The Strangely Competitive History of the CN Tower

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Every city has that one landmark that seems like a tourist trap and practically begs you not to visit. For me, that was the CN Tower in Toronto. I didn’t go near it the first time I visited the city, and the second time, this past July, I planned to steer clear. But it turns out the joke was on me, as the CN Tower is an amazing building with a funny, competitive and ingenious bit of Canadian history. My guest today is Christopher Mitchell, who not only knows a lot about Toronto’s landmark, but is also the co-host of our new podcast, Rick Steves Over Brunch. This is a really fun episode and so Canadian you may find yourself reaching for a hockey stick afterwards.

 

How the CN Tower came to be

 

In the late 1960s and early 1970s, Toronto was growing rapidly, but the skyscrapers that were going up were all about the same height. This began messing with the communications of the city, so lawmakers decided to build something that would literally tower above the skyscrapers to allow reception through. And, as Chris says, they said, “While we’re at it, why don’t we build the largest free-standing structure on the planet?” And so they did, thumbing their noses at America in the process.

 

Why the Green Book was necessary

 

Construction of the tower began in 1973, and once they had the functional structure down, they realized they had something that could become a true tourist destination. So they added the iconic structure on the top with the restaurant and the observation tower in 1974. A helicopter, famously named Olga, placed the needle on the top, and on April 2, 1975, the project is complete. On June 26, 1976 the top of the tower is opened to the public, and now it’s visited by somewhere between 1.5 and 2 million people a year.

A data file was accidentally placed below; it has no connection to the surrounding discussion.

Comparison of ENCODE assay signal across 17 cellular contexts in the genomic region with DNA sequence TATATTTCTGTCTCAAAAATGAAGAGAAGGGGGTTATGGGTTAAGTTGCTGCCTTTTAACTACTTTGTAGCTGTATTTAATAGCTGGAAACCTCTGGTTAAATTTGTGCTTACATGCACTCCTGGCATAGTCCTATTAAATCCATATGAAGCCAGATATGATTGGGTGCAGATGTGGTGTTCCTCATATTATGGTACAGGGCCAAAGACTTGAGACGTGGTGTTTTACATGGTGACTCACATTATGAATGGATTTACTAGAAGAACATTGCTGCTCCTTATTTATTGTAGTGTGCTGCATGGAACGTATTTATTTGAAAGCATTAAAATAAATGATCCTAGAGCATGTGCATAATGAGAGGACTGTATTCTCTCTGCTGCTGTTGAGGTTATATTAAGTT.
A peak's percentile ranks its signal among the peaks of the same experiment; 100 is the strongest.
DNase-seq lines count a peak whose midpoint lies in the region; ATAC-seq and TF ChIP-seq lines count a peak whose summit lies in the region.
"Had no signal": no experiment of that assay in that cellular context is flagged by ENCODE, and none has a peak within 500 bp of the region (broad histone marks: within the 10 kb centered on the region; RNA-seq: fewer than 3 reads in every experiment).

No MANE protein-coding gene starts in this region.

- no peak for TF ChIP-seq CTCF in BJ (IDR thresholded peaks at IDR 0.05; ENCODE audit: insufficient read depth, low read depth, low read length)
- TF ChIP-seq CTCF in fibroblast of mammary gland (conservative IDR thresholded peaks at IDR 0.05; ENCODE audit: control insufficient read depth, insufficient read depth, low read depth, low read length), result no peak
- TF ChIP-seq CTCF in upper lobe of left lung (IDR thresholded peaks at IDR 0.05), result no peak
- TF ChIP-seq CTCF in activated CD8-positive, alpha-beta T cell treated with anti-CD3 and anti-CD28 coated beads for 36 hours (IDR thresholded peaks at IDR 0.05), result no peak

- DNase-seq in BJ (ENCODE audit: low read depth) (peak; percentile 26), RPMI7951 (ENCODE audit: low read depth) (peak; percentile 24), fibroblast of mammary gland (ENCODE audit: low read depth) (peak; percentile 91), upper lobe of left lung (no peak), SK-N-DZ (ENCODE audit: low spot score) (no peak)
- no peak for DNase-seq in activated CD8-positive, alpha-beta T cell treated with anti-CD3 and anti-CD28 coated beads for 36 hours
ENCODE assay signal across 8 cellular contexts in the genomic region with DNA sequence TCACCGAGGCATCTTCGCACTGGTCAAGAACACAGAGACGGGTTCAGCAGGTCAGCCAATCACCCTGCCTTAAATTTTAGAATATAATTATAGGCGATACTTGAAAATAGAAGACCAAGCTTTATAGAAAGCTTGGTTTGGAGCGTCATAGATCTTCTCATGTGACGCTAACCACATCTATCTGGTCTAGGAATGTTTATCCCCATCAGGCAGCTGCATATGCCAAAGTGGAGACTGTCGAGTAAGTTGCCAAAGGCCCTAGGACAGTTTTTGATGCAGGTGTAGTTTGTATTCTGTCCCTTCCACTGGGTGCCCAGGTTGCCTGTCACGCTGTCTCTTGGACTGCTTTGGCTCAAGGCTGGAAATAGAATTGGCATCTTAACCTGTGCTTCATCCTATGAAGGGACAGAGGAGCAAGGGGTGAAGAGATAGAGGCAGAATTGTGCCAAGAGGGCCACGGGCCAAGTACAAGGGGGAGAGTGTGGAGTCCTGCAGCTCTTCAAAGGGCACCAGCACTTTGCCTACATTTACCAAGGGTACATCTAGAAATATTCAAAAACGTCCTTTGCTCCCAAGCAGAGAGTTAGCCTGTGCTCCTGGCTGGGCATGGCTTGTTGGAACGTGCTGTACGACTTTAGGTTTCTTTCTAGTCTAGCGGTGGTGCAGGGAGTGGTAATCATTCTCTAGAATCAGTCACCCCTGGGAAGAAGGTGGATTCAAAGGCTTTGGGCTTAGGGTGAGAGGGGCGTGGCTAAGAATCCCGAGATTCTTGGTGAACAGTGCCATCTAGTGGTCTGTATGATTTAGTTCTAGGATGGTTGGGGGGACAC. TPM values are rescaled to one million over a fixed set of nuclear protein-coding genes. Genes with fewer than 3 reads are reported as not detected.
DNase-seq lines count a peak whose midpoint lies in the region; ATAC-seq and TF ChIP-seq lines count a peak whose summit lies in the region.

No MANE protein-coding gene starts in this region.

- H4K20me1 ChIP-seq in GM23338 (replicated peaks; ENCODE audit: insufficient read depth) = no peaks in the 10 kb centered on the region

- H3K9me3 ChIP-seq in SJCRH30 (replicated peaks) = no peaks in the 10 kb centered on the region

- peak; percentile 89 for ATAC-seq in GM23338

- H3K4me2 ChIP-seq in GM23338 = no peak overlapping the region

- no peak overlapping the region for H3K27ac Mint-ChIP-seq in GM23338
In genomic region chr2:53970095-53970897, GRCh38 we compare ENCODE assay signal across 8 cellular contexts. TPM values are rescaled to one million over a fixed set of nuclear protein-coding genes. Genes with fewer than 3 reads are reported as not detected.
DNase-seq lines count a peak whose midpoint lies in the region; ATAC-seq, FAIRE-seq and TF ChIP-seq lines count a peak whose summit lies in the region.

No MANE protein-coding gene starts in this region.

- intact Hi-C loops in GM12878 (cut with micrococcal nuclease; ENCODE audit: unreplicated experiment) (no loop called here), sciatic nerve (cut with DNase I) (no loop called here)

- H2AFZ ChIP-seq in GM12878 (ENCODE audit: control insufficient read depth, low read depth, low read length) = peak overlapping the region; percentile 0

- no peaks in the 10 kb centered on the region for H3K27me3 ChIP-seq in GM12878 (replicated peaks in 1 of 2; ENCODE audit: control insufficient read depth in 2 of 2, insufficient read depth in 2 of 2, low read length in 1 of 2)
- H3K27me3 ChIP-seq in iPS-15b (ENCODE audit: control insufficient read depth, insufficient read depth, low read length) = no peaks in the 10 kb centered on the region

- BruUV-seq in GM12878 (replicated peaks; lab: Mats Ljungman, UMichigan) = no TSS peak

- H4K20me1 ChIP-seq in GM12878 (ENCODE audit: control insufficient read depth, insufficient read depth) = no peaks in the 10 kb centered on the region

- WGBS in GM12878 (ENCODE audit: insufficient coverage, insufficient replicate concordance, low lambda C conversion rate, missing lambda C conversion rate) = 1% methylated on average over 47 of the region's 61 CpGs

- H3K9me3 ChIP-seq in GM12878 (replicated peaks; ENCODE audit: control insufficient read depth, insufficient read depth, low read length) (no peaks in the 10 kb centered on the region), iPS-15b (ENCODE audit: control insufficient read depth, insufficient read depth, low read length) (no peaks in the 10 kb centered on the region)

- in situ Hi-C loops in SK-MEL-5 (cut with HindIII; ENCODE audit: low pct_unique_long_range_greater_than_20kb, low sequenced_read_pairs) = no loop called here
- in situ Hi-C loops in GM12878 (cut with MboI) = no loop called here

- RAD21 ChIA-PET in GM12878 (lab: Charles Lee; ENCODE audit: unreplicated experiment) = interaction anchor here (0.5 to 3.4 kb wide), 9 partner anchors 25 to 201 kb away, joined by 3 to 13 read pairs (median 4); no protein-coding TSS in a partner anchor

Modern changes to the tower

 

The one place where Chris and I diverge is whether either of us would do the CN Tower’s “Edge Walk,” where visitors can walk, hands-free, around the top of the tower (while harnessed to the building, of course). It’s a popular new adventure for visitors, and if you’re a thrill-seeker, it’s worth checking out. We also talk about the enormous complex that has risen around the tower, which includes the Rogers Centre, where the Toronto Blue Jays play. We also take a very necessary side trip through what exactly constitutes Canadian cuisine (based on whether the restaurant at the top of the Tower is worth the high prices).

 

What else to see in Toronto

 

As Chris tells me, Toronto is massive, comprising 20% of Canada’s total population. Some of his suggestions for where to go in Toronto: Visit the incredible Chinatown, which is close to the CN Tower. He also recommends Kensington Market, one of the city’s hipper neighborhoods (and a good destination for anyone interested in weed tourism), and Queen Street West. He also makes a pitch to catch a Blue Jays game thanks to the incredible views if the dome is open. But be forewarned: The product on the field is, as he says, “mediocre at best.”

 

Outline of This Episode

 

  • [3:23] Intro to Rick Steves Over Brunch
  • [5:03] Origins of the CN Tower
  • [8:30] What was Toronto like before the CN Tower?
  • [15:17] What was the reception when it was built?
  • [23:00] How the CN Tower became a tourist destination
  • [30:15] The evolution of the CN Tower
  • [40:38] What else to see in Toronto

Resources Mentioned

 

Connect With Stephanie

 

Featuring the song “Places Unseen” by Lee Rosevere.

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